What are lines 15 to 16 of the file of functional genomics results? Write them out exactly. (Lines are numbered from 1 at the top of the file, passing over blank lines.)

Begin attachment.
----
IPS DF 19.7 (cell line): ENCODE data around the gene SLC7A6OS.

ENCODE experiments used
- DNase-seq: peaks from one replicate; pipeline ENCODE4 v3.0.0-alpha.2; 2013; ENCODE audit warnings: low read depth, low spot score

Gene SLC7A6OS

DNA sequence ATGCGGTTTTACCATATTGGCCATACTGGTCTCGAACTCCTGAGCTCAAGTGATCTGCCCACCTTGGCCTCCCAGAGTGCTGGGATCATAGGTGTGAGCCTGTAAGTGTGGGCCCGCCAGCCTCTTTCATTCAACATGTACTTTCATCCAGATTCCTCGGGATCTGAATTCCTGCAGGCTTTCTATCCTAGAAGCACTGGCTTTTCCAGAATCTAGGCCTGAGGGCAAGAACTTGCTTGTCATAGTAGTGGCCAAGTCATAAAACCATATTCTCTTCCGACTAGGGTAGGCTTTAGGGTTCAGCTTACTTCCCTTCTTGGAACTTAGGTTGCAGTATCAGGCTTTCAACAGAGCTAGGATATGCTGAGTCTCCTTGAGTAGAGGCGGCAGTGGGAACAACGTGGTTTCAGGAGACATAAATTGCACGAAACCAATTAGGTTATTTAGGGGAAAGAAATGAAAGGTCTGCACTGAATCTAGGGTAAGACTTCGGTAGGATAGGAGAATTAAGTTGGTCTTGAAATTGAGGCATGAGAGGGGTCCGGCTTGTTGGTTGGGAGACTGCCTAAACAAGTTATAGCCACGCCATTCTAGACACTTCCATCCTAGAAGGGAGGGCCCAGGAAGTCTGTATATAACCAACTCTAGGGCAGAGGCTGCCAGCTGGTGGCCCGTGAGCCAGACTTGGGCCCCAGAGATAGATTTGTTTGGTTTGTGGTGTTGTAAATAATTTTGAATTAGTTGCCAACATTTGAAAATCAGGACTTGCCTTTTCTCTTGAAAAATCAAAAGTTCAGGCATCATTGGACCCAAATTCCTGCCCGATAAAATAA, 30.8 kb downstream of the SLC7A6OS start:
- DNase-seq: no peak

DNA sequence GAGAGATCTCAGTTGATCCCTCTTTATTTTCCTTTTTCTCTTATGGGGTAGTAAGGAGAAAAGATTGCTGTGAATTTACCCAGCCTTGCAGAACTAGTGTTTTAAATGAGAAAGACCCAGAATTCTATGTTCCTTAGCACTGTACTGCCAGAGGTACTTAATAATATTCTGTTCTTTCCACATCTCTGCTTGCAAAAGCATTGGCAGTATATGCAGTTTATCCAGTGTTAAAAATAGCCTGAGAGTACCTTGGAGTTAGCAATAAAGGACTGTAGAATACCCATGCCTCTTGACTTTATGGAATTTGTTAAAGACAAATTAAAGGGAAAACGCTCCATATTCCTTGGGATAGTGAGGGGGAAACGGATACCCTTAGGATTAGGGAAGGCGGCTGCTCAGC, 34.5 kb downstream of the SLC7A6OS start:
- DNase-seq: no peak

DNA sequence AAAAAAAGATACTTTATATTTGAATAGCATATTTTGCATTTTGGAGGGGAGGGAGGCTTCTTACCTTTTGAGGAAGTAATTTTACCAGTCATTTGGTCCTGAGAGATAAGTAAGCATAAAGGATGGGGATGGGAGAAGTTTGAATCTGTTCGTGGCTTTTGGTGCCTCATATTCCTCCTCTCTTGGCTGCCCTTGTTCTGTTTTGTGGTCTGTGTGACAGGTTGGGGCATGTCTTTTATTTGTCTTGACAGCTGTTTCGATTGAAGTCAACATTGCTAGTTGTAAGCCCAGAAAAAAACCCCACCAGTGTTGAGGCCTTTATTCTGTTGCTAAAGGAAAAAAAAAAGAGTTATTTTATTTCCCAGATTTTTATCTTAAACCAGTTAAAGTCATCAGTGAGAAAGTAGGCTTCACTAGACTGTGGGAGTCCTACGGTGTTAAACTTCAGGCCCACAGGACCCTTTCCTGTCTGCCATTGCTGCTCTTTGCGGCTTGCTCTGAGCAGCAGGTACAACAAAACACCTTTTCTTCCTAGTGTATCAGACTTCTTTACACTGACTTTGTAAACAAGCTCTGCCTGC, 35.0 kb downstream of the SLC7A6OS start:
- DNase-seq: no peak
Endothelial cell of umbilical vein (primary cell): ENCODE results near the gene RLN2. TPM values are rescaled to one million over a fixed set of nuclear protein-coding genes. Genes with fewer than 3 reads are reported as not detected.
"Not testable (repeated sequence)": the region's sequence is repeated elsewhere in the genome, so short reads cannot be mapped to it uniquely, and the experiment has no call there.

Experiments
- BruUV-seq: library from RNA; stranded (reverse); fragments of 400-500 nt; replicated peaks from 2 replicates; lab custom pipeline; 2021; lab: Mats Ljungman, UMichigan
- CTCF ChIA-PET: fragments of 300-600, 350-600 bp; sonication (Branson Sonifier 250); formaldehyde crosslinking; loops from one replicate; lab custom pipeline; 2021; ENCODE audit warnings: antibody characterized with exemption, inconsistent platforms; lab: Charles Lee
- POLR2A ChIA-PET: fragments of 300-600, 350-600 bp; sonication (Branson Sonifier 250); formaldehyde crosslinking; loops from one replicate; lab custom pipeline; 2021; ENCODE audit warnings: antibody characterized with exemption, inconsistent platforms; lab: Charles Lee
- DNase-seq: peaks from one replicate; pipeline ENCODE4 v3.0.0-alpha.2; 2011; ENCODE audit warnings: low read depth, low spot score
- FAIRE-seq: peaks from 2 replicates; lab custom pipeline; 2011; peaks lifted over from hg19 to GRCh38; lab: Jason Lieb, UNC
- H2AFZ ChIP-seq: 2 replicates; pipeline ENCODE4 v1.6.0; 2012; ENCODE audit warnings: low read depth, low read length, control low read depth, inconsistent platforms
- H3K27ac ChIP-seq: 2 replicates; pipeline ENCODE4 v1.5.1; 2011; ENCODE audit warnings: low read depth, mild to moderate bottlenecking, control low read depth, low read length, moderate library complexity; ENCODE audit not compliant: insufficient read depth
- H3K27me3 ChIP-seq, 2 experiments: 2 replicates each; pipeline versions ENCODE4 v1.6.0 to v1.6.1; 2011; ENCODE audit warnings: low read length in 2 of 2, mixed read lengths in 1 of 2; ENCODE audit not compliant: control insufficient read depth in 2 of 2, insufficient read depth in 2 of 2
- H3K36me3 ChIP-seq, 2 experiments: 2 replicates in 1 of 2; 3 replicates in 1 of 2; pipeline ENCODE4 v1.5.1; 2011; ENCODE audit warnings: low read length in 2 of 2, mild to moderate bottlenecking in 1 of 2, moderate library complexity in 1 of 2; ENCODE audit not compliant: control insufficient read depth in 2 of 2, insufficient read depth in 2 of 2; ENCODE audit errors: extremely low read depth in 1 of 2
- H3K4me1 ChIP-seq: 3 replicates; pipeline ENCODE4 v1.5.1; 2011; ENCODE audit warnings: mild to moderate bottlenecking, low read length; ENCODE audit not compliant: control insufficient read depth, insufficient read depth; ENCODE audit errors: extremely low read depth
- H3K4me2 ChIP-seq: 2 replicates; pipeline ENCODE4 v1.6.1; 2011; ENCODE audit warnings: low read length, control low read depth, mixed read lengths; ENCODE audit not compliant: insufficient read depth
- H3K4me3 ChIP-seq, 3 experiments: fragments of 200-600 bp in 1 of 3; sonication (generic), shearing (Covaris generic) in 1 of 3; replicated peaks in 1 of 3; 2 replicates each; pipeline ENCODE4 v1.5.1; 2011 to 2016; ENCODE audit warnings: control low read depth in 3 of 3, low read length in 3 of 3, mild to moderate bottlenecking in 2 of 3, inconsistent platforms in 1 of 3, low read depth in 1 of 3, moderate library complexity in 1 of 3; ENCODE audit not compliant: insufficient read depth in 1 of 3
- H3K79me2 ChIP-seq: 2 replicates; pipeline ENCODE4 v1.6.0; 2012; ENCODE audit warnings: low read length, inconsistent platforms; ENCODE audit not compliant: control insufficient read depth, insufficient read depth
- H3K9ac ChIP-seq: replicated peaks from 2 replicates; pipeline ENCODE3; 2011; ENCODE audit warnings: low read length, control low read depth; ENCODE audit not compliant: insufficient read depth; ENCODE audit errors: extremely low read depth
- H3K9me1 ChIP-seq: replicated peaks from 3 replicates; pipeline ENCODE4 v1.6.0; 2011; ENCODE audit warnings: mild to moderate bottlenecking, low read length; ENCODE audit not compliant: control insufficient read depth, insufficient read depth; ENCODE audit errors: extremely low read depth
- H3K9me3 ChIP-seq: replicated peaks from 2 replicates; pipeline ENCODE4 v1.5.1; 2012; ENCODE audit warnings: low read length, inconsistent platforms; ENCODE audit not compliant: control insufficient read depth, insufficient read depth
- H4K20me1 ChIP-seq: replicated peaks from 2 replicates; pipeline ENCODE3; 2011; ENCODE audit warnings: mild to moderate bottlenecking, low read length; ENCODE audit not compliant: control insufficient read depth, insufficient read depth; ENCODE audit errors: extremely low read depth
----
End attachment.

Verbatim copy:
- CTCF ChIA-PET: fragments of 300-600, 350-600 bp; sonication (Branson Sonifier 250); formaldehyde crosslinking; loops from one replicate; lab custom pipeline; 2021; ENCODE audit warnings: antibody characterized with exemption, inconsistent platforms; lab: Charles Lee
- POLR2A ChIA-PET: fragments of 300-600, 350-600 bp; sonication (Branson Sonifier 250); formaldehyde crosslinking; loops from one replicate; lab custom pipeline; 2021; ENCODE audit warnings: antibody characterized with exemption, inconsistent platforms; lab: Charles Lee